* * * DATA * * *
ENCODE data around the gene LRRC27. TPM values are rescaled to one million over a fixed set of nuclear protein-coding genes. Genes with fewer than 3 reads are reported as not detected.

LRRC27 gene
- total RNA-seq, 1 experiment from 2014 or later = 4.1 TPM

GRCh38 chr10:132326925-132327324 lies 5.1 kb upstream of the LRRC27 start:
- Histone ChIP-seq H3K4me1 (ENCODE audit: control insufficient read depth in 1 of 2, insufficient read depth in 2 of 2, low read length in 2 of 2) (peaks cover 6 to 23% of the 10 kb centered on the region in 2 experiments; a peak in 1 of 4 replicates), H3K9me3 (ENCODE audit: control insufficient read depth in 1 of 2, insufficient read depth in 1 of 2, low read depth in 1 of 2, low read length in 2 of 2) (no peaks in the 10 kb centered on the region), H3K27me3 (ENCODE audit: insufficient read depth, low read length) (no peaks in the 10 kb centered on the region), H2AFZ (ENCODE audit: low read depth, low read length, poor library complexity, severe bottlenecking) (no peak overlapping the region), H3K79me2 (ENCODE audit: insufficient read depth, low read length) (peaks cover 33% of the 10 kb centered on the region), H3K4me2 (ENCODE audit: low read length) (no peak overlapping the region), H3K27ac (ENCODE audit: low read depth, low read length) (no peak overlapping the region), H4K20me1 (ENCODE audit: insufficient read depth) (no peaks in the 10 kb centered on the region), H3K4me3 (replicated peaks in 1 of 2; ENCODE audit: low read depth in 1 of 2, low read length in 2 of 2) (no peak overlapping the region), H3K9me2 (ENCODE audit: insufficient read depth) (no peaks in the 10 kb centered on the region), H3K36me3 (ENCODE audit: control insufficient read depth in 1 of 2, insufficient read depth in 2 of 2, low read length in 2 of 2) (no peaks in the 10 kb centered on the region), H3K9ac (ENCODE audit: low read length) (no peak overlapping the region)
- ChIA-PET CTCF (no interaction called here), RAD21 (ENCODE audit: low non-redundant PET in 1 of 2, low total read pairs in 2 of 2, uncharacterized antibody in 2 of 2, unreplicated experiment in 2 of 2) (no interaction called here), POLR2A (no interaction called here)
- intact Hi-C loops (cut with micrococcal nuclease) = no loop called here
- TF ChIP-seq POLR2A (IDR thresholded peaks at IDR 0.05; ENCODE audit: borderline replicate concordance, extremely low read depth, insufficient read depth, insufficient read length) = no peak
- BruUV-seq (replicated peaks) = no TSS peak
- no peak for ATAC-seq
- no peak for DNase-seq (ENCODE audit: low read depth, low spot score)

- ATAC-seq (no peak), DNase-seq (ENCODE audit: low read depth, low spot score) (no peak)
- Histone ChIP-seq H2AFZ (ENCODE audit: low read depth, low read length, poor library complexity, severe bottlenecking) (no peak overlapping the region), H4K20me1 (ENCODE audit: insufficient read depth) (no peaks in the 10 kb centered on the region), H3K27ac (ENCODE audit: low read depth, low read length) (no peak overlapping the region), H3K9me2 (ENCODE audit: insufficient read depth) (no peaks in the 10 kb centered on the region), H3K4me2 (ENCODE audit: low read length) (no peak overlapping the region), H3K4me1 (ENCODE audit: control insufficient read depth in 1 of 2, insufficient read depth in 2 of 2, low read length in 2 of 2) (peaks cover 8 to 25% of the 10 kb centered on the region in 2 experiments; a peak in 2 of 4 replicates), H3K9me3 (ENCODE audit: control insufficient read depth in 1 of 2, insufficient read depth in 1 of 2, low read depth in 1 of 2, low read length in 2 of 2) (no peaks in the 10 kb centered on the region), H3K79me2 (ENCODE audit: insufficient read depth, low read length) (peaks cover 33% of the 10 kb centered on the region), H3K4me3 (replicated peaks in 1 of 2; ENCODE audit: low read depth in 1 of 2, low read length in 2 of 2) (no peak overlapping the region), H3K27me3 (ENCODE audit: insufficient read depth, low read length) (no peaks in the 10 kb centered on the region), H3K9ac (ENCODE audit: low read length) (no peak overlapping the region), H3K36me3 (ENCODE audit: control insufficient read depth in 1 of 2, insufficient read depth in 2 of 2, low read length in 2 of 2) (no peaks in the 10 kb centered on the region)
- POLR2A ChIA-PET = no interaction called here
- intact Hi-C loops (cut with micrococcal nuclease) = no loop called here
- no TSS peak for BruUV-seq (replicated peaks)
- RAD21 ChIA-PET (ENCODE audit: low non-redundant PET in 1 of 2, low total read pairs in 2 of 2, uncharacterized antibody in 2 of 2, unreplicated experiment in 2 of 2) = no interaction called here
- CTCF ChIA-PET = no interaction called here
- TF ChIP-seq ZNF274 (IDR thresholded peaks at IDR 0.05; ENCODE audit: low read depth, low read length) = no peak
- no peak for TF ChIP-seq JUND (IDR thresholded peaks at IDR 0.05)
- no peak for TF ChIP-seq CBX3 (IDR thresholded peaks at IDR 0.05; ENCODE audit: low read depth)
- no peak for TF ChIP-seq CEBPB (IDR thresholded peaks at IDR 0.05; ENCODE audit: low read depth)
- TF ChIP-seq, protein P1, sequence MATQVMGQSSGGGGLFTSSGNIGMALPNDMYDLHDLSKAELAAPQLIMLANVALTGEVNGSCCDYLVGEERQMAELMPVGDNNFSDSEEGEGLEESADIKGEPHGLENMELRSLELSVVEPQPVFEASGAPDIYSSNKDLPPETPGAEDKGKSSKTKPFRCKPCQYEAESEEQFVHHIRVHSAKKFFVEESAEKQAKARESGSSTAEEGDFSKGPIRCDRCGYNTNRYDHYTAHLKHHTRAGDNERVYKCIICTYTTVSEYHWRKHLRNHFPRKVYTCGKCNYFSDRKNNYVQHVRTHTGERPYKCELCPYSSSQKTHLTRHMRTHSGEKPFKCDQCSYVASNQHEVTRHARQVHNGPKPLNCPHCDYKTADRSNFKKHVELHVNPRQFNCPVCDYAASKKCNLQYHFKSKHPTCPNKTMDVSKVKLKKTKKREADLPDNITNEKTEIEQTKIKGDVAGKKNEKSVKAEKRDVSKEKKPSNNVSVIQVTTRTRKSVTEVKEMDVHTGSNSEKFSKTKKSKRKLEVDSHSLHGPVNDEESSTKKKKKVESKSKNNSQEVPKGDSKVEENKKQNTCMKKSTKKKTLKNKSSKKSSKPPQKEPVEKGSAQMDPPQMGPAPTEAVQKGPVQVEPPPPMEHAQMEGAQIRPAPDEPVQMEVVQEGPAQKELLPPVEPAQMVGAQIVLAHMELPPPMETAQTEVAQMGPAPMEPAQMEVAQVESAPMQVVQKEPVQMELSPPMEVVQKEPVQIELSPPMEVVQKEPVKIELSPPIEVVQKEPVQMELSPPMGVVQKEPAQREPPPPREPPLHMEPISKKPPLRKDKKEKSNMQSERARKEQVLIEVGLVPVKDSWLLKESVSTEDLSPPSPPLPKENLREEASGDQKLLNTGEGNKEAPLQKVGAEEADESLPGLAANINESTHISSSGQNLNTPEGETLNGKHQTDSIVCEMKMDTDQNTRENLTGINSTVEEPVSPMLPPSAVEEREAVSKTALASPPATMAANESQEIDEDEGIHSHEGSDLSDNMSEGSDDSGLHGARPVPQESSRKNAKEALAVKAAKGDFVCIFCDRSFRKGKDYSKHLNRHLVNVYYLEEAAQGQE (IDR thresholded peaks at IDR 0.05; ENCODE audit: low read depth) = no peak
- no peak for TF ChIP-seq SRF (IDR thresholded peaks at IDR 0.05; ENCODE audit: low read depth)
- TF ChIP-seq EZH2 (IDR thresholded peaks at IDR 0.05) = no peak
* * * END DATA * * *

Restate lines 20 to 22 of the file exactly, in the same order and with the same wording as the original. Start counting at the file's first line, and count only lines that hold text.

- no peak for TF ChIP-seq JUND (IDR thresholded peaks at IDR 0.05)
- no peak for TF ChIP-seq CBX3 (IDR thresholded peaks at IDR 0.05; ENCODE audit: low read depth)
- no peak for TF ChIP-seq CEBPB (IDR thresholded peaks at IDR 0.05; ENCODE audit: low read depth)